BWW Reviews: A Toe-Tapping, Tap-Dancing 42ND STREET at Allenberry Playhouse
It's one of those iconic moments in theatre. The curtain raises - and holds in place somewhere around the ankles or shins of a large crowd of insanely talented tappers. It's 42ND STREET, Michael Stewart's and Mark Bramble's tribute to Bradford Ropes' novel and the 1933 movie, the Ruby Keeler vehicle of off-the-bus-to-Broadway-stardom overnight that everyone still adores. The Al Dubin and Harry Warren songs, the matinee-idol star crooning "Lullaby of Broadway" - what's not to love?
For the most part, Allenberry's production of the 1980 musical (Gower Champion's last work) succeeds. Director Ryan Gibbs has given audiences glitz, glamour, and girls, and plenty of tap, and some attractive leads with good voices. And the pit band's smokin'.
The opening's a letdown, though. Rather than an opaque curtain raising slightly to let the audience have a view of those incredible feet in isolation, as the show usually does, the curtain was up, and a scrim was raised - one could see through it fully, so that there appeared to be a heavy, dark line (the bottom of the scrim) separating ankles and feet from the rest of very visible bodies. It's a disappointing effect.
But there's no disappointment in Allison Mickelson's portrayal of diva Dorothy Brock, the semi-talented wonder, or in Ed Cohn's dictatorial Julian Marsh, the great director from Hell. Beth Miller is a competent Peggy Sawyer, putting forth maximum dance moves and singing, though perhaps slightly less forceful in a display of acting chops than the other leads. Brian Padgett's Bert is classic, and it's doubtful that anyone has shuffled off to Buffalo any more delightfully, with Jill Taylor Anthony as his hardworking partner Maggie. Padgett gives the show some wonderful physical comedy.
Allenberry producer John Heinze has the fun of playing sugar daddy Abner Dillon, and he gives a creditable performance as the rich man trying to produce a star vehicle for his girlfriend Dorothy, she of the not-so-dancing feet. He's opposed in his affections by vaudevillian Pat Denning, played by Jon McHatton, who's Dorothy's longtime flame.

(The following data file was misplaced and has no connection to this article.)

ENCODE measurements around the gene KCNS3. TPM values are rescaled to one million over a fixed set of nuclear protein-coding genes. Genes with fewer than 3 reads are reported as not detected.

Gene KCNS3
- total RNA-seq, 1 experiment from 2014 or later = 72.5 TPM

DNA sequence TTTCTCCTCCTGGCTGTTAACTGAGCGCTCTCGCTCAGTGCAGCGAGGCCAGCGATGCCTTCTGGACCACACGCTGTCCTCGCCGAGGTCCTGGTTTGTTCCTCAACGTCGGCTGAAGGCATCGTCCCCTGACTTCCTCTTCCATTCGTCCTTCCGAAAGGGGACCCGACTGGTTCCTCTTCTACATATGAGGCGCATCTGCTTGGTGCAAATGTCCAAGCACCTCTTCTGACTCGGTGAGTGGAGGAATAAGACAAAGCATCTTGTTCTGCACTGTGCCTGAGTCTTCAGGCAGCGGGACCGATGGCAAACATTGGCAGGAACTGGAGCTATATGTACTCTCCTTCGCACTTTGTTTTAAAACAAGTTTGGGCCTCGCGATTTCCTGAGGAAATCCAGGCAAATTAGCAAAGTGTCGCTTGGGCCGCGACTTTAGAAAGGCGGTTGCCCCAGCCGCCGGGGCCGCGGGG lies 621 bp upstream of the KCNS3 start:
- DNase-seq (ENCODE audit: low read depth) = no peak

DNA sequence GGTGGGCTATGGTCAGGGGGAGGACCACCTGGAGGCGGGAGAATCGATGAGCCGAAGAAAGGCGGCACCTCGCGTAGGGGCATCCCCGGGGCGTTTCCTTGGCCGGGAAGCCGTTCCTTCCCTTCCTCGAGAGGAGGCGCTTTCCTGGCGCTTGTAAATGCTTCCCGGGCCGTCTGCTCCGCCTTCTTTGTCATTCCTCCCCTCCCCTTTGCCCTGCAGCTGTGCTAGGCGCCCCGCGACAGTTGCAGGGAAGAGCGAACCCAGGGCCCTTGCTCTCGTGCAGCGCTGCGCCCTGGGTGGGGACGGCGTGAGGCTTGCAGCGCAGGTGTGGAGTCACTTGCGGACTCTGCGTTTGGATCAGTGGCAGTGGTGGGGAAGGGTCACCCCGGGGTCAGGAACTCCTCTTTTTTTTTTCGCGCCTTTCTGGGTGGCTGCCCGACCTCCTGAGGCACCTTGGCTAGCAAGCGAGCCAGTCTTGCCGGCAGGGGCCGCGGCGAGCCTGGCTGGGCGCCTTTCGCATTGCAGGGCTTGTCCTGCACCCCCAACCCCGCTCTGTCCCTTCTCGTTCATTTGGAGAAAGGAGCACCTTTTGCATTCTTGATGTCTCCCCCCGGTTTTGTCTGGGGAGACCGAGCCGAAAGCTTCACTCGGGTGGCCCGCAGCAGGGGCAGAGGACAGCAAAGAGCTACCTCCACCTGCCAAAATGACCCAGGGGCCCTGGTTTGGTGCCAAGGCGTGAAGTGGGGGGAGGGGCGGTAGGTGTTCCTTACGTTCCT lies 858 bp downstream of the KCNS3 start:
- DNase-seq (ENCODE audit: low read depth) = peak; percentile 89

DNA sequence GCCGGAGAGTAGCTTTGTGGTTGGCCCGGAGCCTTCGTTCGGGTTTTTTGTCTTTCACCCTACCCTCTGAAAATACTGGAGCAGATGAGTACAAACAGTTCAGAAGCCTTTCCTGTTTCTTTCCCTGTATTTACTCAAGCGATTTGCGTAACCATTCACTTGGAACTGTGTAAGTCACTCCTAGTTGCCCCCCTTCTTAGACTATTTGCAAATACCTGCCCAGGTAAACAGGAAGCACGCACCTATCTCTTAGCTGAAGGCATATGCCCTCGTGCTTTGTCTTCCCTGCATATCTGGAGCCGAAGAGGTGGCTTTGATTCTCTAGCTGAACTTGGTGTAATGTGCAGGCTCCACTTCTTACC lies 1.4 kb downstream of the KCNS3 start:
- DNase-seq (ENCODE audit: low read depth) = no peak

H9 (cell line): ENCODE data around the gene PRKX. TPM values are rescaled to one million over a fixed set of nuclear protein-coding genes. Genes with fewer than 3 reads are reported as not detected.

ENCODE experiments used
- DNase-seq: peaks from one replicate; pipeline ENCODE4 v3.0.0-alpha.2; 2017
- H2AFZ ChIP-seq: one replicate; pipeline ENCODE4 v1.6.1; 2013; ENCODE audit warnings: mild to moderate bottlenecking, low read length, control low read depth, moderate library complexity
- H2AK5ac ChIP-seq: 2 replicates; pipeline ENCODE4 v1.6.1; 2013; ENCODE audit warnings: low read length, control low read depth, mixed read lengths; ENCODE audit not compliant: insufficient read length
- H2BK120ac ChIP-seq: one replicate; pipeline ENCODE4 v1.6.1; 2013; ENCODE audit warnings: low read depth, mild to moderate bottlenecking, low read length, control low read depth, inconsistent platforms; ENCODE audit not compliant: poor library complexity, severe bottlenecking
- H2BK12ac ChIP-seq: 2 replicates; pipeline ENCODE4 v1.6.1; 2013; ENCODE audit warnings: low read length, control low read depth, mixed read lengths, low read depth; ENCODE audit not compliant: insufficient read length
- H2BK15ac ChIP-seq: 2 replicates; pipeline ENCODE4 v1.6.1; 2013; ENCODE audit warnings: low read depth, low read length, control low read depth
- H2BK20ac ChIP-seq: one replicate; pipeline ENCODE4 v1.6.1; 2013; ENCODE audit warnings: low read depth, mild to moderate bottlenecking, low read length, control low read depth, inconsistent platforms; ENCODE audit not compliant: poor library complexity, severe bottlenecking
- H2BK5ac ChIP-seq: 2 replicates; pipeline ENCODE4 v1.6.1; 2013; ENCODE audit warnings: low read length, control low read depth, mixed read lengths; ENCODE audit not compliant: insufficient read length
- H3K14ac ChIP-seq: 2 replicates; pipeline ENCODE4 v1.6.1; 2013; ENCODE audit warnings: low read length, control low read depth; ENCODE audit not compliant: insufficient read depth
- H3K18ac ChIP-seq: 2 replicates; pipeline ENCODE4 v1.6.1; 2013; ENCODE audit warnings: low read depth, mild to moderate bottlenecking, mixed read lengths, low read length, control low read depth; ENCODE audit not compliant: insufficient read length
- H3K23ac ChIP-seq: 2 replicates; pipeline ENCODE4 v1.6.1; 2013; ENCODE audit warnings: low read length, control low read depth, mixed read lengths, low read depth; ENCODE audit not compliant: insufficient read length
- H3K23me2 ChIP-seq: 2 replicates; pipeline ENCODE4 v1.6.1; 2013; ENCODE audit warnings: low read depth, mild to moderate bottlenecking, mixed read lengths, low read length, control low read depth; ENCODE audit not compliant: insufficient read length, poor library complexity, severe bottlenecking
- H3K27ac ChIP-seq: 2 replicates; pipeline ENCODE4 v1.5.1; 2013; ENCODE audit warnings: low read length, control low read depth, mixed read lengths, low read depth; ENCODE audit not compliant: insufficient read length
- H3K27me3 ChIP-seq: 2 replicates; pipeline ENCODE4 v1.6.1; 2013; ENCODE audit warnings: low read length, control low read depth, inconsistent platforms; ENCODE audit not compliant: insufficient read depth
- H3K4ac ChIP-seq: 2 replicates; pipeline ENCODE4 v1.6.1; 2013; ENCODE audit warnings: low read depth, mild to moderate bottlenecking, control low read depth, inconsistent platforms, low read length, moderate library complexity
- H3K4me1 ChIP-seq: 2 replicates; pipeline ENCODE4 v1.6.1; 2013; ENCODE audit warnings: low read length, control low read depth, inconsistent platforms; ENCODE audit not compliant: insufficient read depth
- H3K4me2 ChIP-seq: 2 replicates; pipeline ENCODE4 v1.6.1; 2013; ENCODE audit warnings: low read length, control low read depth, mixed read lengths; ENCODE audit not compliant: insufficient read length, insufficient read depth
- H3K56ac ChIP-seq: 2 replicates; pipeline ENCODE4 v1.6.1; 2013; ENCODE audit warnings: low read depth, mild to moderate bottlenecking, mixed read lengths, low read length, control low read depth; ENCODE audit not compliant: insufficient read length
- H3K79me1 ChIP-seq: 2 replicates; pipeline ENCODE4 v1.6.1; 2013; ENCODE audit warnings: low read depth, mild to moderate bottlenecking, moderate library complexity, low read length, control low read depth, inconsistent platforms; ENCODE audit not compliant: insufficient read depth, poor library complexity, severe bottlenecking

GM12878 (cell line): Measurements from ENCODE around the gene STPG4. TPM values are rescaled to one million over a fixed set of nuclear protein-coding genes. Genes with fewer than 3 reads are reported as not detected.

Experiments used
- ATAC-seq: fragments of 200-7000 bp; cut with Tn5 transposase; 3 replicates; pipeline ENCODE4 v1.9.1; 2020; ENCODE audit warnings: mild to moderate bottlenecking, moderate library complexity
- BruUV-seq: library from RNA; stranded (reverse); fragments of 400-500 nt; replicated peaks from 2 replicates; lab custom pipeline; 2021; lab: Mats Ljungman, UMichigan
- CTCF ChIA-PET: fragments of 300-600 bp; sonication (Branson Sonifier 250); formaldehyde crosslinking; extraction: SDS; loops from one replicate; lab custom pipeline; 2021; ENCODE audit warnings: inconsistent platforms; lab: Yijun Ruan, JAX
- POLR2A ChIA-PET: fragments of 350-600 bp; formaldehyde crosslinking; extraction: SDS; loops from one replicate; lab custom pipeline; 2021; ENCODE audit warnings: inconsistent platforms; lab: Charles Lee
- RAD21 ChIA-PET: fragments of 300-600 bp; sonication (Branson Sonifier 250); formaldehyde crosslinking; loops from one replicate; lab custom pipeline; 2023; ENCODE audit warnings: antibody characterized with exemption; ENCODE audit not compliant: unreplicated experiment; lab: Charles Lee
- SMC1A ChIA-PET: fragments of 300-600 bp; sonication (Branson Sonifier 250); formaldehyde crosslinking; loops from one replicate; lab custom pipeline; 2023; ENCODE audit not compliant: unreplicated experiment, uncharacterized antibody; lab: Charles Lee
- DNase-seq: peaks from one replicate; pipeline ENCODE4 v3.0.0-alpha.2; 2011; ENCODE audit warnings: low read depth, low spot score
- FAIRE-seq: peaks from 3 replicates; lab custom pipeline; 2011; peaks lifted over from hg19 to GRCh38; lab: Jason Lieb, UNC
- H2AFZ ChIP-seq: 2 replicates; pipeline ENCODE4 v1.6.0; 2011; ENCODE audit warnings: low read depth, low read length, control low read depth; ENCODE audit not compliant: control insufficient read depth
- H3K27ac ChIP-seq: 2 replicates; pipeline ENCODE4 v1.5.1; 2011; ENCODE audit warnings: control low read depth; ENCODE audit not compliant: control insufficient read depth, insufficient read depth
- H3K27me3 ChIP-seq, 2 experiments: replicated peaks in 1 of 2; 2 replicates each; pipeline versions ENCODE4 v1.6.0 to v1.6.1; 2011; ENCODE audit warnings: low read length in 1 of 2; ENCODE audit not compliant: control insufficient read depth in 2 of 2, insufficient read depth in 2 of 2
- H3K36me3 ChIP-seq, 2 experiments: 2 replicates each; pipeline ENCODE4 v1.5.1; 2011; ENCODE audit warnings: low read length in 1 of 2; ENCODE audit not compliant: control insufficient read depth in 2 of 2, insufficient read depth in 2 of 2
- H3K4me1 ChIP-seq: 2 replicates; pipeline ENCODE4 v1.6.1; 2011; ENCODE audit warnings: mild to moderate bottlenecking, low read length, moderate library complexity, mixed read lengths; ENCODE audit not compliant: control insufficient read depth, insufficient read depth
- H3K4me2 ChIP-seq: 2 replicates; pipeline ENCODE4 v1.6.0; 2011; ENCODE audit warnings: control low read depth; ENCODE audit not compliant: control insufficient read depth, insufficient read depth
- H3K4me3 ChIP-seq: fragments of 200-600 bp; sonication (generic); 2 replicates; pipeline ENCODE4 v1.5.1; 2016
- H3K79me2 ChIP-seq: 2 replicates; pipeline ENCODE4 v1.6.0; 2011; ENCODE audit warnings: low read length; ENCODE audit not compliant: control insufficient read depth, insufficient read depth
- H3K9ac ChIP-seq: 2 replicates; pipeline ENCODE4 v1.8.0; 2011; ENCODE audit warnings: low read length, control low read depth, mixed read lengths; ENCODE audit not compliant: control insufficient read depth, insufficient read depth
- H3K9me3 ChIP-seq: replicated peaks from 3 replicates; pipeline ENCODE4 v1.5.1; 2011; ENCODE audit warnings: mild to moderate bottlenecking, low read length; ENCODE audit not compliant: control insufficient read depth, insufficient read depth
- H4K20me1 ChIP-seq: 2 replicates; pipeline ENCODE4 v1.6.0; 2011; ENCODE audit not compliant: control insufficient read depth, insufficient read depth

Cohn, as Julian Marsh, is the center of the show outside of the battle of Dorothy and Pegy, and he's a particularly fine Marsh; if he, like Mickelson, gives a nod towards chewing the scenery, well, this is the show to do it in, because it works perfectly here. Miller's flaw may be that she's failing to stake a claim to her piece of the set to digest. Similarly, "juvenile lead tenor" Billy Lawlor, played by Jeff Sullivan, is played well, but perhaps fades into the background against the downstage attention-holding of Mickelson and Cohn. Neither Cohn nor Mickelson can be faulted - they're doing it right.
The sets have come up considerably in quality this year at Allenberry, and this is no exception. It's a good-looking show all told, from sets through costumes, and it's mostly well-lit; it's only that the opening scene is ineffective when the dancers can be seen through the scrim, which is perhaps a lighting flaw, but it's awkward rather than spectacular. And the sound, for the most part, also works - the singers are generally properly audible over the band and over the tap, which is a definite relief this season. Mickelson's "I Know Now," the ensemble's "We're in the Money", and the title number are all well-staged and well-delivered. Cohn's and the ensemble's "Lullaby of Broadway" are precisely what they should be.
CHICAGO two seasons ago proved that Allenberry could raise its stakes. It's nice to see Gibbs, the new Artistic Director, pushing them further. This bodes well for the upcoming productions of OKLAHOMA! and MAME.
If it's tap you're after, this is your show. Despite, or perhaps because of, the interest in other dance forms seen on current television competitions, tap seems to be doing as well as, if not better than, ever. The tap here is doing very well - it's nicely choreographed by Dann Dunn, and this cast, unlike some previous ones at Allenberry, has their routines together and properly rehearsed. It's worth it for tap fans to make this trip - it's a jazz fest with a hot band, flaming feet, and as ever, a ton of heart.
At Allenberry through July 20. For tickets and information, call 717-258-3211 or visit www.allenberry.com.